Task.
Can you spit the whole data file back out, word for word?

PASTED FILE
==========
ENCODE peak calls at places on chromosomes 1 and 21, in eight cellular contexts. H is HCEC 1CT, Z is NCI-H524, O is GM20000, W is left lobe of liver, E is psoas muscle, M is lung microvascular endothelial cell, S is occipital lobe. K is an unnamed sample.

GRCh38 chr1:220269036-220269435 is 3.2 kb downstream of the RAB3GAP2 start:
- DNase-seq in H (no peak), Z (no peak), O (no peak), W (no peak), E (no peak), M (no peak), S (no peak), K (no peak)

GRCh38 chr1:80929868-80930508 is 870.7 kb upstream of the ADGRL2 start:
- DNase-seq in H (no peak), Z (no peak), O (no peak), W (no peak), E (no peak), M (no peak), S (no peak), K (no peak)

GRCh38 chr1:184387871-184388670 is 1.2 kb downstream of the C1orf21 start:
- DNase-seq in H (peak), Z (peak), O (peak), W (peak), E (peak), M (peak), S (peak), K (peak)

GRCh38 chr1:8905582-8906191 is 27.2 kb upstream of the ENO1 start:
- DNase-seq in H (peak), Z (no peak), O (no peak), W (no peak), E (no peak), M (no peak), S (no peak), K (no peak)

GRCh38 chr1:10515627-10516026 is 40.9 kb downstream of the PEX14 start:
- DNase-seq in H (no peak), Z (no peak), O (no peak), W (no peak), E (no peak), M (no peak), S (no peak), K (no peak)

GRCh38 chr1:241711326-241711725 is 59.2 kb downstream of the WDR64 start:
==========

ENCODE peak calls at places on chromosomes 1 and 21, in eight cellular contexts. H is HCEC 1CT, Z is NCI-H524, O is GM20000, W is left lobe of liver, E is psoas muscle, M is lung microvascular endothelial cell, S is occipital lobe. K is an unnamed sample.

GRCh38 chr1:220269036-220269435 is 3.2 kb downstream of the RAB3GAP2 start:
- DNase-seq in H (no peak), Z (no peak), O (no peak), W (no peak), E (no peak), M (no peak), S (no peak), K (no peak)

GRCh38 chr1:80929868-80930508 is 870.7 kb upstream of the ADGRL2 start:
- DNase-seq in H (no peak), Z (no peak), O (no peak), W (no peak), E (no peak), M (no peak), S (no peak), K (no peak)

GRCh38 chr1:184387871-184388670 is 1.2 kb downstream of the C1orf21 start:
- DNase-seq in H (peak), Z (peak), O (peak), W (peak), E (peak), M (peak), S (peak), K (peak)

GRCh38 chr1:8905582-8906191 is 27.2 kb upstream of the ENO1 start:
- DNase-seq in H (peak), Z (no peak), O (no peak), W (no peak), E (no peak), M (no peak), S (no peak), K (no peak)

GRCh38 chr1:10515627-10516026 is 40.9 kb downstream of the PEX14 start:
- DNase-seq in H (no peak), Z (no peak), O (no peak), W (no peak), E (no peak), M (no peak), S (no peak), K (no peak)

GRCh38 chr1:241711326-241711725 is 59.2 kb downstream of the WDR64 start: